Well certainly not for you, I usually think, as you'll be the muppet driving your free-range cherubs to and from school, football, hockey, welly-slinging fetes, best cabbage competitions, sleepovers, play-dates, as no doubt everything will be happening in the next village, or the one beyond that. You might as well paint your car yellow and write "taxi" on it now and be done with it.
Or so I thought. What is this mystical, mythical lure of "the country"? I thought I had finished that debate in my head and decided once and for all I needed the urban frazzle. Have I got it all wrong? Country yes, wilderness, yes please and always - but not instead of culture, as well as - that's where I stood. But having just returned from Spain, where the kids roamed free in the back-country of Sopalmo, the debate started all over again. Would the kids be happier in the countryside? Freer? More independent? Would they? Would I turn into a sour, adulterous, wine-swilling mother? Would I? Or would I roam the fields smelling juniper, keep chickens and pigs, organise artisanal cheese festivals and witness my children blossom into the "best selves they can be" (Wild, by Cheryl Strayed)? The jury is out. No sorry, the jury is in Bruton.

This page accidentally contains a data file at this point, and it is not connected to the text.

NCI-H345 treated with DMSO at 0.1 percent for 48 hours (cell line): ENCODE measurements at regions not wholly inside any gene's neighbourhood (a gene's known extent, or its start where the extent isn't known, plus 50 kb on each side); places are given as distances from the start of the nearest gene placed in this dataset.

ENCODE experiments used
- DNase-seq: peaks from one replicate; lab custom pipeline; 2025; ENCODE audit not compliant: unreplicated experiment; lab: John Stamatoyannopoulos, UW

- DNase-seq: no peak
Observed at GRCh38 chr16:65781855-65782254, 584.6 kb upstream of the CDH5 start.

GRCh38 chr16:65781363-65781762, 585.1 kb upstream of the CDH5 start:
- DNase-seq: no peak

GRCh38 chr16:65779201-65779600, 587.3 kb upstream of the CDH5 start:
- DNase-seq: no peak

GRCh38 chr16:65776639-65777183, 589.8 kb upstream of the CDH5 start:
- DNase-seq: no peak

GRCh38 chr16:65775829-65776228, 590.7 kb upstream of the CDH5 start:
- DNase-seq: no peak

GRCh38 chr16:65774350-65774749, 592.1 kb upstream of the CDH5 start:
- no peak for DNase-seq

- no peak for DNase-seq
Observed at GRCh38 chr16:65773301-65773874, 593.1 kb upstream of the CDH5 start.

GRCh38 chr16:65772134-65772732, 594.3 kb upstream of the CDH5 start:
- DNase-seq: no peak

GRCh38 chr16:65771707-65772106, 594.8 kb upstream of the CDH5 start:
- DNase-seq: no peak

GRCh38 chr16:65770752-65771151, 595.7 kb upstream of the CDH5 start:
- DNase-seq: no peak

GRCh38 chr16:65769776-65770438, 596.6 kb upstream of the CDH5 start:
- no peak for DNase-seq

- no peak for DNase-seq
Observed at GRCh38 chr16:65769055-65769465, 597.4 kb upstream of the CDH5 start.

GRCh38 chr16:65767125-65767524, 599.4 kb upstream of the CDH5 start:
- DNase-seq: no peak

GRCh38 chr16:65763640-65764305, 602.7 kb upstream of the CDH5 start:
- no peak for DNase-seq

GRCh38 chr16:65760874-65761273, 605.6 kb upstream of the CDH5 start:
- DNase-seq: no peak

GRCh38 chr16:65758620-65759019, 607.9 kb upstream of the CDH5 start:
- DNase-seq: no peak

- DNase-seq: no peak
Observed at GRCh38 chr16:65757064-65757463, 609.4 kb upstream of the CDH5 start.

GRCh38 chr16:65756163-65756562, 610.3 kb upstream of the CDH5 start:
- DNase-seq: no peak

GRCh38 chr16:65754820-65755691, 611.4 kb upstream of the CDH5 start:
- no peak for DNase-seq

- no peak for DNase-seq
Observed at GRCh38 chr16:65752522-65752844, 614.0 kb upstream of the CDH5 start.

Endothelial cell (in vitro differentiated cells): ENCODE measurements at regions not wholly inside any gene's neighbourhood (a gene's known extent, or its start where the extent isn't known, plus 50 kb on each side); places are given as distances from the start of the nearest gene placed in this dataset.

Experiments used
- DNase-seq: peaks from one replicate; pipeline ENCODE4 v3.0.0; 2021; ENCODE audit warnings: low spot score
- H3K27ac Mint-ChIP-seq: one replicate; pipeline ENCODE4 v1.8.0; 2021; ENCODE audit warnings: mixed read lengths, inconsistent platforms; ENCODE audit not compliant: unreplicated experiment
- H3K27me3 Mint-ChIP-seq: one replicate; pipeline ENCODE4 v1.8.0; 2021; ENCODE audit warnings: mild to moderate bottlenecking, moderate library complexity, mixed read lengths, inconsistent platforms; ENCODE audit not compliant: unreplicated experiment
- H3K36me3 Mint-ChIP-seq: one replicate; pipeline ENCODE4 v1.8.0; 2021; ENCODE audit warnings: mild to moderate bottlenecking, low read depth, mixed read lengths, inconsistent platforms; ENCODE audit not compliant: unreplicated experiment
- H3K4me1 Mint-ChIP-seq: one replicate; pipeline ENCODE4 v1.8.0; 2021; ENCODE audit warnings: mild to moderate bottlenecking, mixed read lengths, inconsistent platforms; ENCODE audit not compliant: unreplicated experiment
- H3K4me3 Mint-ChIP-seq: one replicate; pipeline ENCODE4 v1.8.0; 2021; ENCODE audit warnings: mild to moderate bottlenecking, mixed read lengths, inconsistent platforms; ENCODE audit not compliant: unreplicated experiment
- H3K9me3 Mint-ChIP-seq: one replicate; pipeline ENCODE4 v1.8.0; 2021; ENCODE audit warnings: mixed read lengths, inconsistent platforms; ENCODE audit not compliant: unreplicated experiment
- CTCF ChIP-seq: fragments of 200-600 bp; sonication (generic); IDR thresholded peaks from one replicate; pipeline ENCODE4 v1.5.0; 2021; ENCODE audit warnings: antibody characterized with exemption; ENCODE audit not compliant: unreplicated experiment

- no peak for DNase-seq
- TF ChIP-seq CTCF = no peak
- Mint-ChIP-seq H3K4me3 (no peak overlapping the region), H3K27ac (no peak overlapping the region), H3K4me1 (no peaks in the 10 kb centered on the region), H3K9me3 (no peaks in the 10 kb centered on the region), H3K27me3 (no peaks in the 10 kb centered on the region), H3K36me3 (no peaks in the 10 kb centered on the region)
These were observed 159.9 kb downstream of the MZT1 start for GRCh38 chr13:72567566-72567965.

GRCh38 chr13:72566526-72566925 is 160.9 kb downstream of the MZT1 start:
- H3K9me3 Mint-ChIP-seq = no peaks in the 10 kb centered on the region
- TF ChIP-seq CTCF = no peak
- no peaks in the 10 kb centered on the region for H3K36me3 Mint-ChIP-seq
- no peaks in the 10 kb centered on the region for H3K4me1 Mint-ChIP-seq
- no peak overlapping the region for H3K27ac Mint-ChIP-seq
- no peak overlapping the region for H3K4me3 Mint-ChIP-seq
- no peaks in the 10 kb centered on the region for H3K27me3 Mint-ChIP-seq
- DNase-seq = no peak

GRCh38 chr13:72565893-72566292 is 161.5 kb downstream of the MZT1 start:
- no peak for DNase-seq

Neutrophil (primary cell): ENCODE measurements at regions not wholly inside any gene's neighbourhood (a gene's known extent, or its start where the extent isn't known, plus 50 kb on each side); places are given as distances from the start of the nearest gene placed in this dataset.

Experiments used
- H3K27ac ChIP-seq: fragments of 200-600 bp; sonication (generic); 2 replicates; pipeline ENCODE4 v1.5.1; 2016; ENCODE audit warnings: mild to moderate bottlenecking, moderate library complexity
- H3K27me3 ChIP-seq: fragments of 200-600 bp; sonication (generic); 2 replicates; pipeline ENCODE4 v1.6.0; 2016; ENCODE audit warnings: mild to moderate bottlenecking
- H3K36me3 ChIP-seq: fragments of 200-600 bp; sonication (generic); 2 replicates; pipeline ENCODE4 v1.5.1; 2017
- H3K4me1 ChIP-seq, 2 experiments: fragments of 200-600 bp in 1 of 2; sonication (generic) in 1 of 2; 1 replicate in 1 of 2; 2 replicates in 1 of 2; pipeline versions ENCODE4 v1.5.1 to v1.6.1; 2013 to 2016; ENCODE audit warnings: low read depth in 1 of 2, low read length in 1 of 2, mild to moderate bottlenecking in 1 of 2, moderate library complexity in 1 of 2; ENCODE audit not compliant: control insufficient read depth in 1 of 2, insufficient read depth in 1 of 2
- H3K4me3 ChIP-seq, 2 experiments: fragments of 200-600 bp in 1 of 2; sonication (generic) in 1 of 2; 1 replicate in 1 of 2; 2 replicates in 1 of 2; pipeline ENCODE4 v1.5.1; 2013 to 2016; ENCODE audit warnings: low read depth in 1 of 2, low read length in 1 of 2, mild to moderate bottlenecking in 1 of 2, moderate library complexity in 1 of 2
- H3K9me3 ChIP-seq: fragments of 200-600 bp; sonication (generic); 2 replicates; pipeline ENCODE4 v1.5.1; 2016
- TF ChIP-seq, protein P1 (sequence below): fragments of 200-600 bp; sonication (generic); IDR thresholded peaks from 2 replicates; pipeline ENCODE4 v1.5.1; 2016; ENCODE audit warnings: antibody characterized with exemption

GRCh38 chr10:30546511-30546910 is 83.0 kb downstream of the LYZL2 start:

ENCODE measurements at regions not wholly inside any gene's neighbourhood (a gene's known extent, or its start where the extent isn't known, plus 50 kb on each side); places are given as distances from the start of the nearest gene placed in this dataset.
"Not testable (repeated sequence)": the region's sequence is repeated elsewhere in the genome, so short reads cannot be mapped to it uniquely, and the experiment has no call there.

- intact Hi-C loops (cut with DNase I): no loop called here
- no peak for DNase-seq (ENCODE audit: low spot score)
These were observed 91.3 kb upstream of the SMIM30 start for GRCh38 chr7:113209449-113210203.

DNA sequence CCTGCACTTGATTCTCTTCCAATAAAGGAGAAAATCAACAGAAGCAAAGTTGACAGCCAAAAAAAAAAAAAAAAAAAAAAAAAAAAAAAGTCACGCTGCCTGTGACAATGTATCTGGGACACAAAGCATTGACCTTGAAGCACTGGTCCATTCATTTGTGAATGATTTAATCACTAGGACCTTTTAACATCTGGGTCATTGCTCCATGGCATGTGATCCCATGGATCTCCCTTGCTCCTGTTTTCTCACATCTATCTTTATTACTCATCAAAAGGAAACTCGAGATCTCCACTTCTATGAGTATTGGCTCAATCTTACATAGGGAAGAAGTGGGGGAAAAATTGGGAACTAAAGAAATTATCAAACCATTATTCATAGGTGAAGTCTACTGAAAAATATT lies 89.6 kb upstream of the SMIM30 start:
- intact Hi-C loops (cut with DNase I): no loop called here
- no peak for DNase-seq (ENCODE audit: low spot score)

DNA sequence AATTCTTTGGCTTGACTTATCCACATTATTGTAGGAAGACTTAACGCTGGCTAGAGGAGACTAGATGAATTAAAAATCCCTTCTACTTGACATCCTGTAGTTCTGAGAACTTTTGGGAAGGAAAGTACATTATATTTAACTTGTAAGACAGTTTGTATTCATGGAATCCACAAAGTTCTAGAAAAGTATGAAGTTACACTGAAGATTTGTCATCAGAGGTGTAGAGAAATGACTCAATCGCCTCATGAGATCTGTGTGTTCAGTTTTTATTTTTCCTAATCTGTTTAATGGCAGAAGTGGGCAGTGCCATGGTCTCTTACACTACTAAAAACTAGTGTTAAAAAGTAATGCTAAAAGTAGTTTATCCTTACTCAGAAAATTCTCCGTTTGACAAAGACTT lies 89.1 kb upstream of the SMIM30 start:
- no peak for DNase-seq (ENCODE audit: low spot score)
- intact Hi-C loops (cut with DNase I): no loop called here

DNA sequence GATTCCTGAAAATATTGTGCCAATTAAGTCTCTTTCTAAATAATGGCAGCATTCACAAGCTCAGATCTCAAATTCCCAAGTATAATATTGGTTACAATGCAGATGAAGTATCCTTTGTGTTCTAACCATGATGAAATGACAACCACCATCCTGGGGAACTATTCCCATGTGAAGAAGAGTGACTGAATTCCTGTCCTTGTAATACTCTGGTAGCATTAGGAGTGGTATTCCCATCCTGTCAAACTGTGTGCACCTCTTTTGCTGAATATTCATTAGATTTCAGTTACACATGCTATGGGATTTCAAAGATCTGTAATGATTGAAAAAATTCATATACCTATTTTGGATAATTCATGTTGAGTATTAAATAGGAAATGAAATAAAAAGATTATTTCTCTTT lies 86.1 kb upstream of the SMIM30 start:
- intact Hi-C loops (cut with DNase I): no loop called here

Here's my list of pros and cons:
- Taxi. I don't want to be one. End of.
- Village Fete. What if our cabbage doesn't win?
- Relationship. I'd probably see either too much or too little of my partner, depending on if he was commuting to work.
- Culture. No offence against village halls, but am not sure the aquarelle seascapes by Myrtle Smith would give me the regular culture hit I crave.
- A slower pace. We'd know fewer people i.e. socialise less i.e. be in more i.e. possibly manage to read a book.
- Nature. Watching my kids go feral in Spain made me realise they are truly alive in nature. Nan Shepherd, the high priestess of the Cairngorms and author of The Living Mountain says about being in the countryside: "the body may be said to think". Unction.
- Wilderness of body and mind. With this I don't mean that I'd shave my legs less, I mean the open space would provide a place for the kids to explore without restriction, their abilities, fears and curiosities. According to a report published by Natural England, 100 years ago 8-year olds walked up to eight miles unsupervised to e.g. go fishing, go to school... Today, an 8-year old, city-living kid might be allowed to walk to the end of his street if he's lucky.
- Dog. We'd have to get one. But not a labradoodle, as that would just scream "Yuhuu! We've just moved here from London, will you be our new BFFs?'
Top quote: "I suppose the pleasure of country life lies really in the eternally renewed evidences of the determination to live." Vita Sackville-West, Country Notes
Top tip: Don't choose Bruton for your move. Everyone else already has.
Below some impressions from Spain that got me thinking is London really the place to be?